Hydrological Model Diversity Enhances Streamflow Forecast Skill at Short‐ to Medium‐Range Timescales
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Hydrological Model Diversity Enhances Streamflow Forecast Skill at Short‐ to Medium‐Range Timescales

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  • Journal Title:
    Water Resources Research
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    We investigate the ability of hydrological multimodel ensemble predictions to enhance the skill of streamflow forecasts at short‐ to medium‐range timescales. To generate the multimodel ensembles, we implement a new statistical postprocessor, namely, quantile regression‐Bayesian model averaging (QR‐BMA). Quantile regression‐Bayesian model averaging uses quantile regression to bias correct the ensemble streamflow forecasts from the individual models and Bayesian model averaging to optimally combine their probability density functions. Additionally, we use an information‐theoretic measure, namely, conditional mutual information, to quantify the skill enhancements from the multimodel forecasts. We generate ensemble streamflow forecasts at lead times from 1 to 7 days using three hydrological models: (i) Antecedent Precipitation Index‐Continuous, (ii) Hydrology Laboratory‐Research Distributed Hydrologic Model, and (iii) Weather Research and Forecasting Hydrological modeling system. As forcing to the hydrological models, we use weather ensemble forecasts from the National Centers for Environmental Prediction 11‐member Global Ensemble Forecast System Reforecast version 2. The forecasting experiments are performed for four nested basins of the North Branch Susquehanna River, USA. We find that after bias correcting the streamflow forecasts from each model, their skill performance becomes comparable. We find that the multimodel ensemble forecasts have higher skill than the best single‐model forecasts. Furthermore, the skill enhancements obtained by the multimodel ensemble forecasts are found to be dominated by model diversity, rather than by increased ensemble size alone. This result, obtained using conditional mutual information, indicates that each hydrological model contributes additional information to enhance forecast skill. Overall, our results highlight benefits of hydrological multimodel forecasting for improving streamflow predictions.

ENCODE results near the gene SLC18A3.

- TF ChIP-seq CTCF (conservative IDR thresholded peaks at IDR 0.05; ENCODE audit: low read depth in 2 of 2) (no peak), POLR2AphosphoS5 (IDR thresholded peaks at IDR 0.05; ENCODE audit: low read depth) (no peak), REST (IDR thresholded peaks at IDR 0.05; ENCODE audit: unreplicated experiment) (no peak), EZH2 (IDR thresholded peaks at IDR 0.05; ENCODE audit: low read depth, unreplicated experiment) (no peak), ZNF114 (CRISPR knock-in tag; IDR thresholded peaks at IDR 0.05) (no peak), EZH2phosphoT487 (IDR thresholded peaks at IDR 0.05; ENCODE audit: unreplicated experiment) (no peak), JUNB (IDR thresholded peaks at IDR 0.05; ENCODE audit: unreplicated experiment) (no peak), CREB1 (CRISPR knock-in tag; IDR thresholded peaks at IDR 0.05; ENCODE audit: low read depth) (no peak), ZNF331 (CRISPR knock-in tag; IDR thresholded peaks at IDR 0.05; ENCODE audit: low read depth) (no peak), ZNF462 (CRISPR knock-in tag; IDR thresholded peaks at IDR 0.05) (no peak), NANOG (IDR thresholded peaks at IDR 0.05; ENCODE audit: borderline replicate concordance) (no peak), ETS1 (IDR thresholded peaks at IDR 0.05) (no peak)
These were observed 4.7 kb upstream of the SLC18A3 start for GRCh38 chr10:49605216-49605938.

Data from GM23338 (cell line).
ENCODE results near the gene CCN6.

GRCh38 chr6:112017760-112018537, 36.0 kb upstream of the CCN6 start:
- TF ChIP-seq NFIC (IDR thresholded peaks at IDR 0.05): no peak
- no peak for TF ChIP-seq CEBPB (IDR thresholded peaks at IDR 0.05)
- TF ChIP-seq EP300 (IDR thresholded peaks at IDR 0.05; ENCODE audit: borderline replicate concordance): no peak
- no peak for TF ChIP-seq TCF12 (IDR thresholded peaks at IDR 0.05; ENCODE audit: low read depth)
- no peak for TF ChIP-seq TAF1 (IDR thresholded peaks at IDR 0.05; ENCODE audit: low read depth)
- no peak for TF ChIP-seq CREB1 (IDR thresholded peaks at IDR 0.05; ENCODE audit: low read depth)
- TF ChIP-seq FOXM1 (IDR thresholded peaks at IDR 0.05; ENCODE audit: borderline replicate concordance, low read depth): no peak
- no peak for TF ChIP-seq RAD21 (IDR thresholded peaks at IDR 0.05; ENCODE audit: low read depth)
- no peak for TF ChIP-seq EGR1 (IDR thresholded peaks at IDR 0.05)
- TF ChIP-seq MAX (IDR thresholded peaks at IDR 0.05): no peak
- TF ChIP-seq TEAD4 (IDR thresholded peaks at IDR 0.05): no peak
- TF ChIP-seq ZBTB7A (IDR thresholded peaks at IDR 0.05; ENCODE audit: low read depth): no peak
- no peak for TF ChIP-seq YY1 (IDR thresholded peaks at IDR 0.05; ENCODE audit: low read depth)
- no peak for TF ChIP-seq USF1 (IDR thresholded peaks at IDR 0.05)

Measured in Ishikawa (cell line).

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    Water Resources Research, 55(2), 1510-1530
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    0043-1397;1944-7973;
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